Summary

When corporate leaders or the organizations they represent mess up, they face the difficult decision of whether to apologize publicly. A public apology is a risky move. It's highly political, and every word matters. Refusal to apologize can be smart, or it can be suicidal. Readiness to apologize can be seen as a sign of character or one of weakness. Because the stakes are so high, Barbara Kellerman says, leaders should not extend public apologies often or lightly. - From the April 2006 issue of Harvard Business Review
©2006 by the President and Fellows of Harvard College, All Rights Reserved (P)2006 Audible Inc.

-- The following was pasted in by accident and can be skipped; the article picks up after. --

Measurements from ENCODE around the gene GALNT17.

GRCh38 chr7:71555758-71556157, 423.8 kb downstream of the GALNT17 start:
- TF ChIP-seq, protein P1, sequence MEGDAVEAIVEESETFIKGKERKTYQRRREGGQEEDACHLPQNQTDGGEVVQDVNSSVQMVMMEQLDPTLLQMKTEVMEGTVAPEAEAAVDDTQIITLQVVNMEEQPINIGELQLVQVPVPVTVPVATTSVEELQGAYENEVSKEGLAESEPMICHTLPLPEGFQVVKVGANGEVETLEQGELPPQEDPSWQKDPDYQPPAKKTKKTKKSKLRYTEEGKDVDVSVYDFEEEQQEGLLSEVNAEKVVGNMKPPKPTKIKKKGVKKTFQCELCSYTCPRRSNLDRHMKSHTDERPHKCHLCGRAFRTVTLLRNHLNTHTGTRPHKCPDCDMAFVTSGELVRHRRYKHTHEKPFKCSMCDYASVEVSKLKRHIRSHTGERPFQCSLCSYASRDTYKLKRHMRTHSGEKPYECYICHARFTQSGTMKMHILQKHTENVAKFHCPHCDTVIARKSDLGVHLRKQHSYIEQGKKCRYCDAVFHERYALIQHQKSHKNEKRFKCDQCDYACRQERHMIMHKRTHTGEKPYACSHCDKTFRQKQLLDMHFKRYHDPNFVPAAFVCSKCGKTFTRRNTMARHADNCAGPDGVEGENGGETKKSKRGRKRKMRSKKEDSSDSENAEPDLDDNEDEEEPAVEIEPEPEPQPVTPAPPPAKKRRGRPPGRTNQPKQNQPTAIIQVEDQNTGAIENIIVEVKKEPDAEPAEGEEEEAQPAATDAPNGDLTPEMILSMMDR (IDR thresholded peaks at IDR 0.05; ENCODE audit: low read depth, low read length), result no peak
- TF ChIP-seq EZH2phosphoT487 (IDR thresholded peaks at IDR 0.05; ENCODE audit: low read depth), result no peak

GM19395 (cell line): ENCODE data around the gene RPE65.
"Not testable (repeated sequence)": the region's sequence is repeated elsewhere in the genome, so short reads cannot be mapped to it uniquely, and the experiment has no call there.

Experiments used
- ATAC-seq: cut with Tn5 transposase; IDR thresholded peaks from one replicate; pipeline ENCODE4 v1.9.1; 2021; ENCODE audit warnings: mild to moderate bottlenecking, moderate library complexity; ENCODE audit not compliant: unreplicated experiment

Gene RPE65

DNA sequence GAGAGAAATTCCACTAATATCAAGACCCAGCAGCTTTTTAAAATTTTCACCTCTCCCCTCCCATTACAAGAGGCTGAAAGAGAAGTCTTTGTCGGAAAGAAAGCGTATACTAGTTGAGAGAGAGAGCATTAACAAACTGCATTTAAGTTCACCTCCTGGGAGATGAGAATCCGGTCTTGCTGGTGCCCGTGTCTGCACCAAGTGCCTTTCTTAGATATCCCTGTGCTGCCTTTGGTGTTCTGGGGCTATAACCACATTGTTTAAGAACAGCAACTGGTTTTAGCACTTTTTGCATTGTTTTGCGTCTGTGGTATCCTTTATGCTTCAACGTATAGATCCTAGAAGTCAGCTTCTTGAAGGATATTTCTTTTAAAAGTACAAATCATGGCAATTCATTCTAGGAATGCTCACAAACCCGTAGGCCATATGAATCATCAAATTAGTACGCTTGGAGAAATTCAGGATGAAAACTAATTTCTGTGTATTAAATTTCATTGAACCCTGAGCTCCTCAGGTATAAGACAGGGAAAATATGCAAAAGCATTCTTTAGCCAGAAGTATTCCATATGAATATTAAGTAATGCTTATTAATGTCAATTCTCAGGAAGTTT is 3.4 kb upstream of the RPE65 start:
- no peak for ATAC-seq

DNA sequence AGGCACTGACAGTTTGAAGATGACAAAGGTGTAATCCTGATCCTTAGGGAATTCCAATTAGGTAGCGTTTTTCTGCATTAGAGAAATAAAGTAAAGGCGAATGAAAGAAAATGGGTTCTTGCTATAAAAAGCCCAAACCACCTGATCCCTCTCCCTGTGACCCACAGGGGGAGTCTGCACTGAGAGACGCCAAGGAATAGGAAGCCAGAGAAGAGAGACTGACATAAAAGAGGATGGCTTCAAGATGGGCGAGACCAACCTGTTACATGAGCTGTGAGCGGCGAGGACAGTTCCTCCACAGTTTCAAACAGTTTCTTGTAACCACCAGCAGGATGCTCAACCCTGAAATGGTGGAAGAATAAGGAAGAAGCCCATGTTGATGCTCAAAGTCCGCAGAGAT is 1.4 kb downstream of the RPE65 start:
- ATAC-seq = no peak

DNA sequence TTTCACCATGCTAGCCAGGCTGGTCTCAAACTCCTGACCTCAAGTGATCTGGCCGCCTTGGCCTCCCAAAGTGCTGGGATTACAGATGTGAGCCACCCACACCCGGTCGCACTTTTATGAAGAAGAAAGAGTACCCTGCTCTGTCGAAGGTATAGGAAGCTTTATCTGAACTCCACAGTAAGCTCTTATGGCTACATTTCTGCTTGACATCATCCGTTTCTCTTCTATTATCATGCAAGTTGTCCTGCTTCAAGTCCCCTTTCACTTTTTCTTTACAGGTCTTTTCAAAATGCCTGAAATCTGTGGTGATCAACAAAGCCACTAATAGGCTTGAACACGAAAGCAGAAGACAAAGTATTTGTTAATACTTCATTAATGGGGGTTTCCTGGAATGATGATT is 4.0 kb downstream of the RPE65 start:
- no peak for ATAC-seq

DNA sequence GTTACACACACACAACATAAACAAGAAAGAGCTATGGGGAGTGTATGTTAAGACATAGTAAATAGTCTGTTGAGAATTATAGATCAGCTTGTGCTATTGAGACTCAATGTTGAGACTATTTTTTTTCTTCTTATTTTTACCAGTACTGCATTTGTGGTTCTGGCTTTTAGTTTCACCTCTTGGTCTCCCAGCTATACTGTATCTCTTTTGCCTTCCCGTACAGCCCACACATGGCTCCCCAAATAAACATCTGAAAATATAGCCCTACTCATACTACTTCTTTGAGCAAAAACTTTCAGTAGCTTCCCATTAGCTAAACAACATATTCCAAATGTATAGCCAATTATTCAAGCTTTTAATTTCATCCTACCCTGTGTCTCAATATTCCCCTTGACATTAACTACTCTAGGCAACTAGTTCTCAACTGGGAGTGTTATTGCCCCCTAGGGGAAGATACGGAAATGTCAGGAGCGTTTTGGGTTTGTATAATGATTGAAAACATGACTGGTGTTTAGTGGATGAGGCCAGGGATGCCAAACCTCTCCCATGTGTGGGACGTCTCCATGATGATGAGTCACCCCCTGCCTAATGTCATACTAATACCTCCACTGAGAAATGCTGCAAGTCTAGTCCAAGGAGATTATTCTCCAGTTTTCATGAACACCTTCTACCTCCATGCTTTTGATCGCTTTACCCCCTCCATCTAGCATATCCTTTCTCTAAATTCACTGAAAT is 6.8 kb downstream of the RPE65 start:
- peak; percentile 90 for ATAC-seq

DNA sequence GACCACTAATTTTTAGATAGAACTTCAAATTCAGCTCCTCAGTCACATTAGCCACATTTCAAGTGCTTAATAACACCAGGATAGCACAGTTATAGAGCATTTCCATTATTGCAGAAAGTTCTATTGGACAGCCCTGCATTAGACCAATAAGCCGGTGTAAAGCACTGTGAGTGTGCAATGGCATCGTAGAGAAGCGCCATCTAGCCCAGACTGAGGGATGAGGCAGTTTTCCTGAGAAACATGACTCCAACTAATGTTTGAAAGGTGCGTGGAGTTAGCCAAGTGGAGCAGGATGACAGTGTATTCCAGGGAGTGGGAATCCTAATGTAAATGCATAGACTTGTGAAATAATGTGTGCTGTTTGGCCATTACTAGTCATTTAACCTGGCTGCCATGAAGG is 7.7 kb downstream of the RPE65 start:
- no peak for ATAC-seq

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5 out of 5 stars
By jason C. on 23-08-16

Exemplary Work by Kellerman, Apology & Leadership

It's interesting to note how effective a good, well-timed and genuine apology can be. It's a true mark of leadership, when one recignizes the need to atone.

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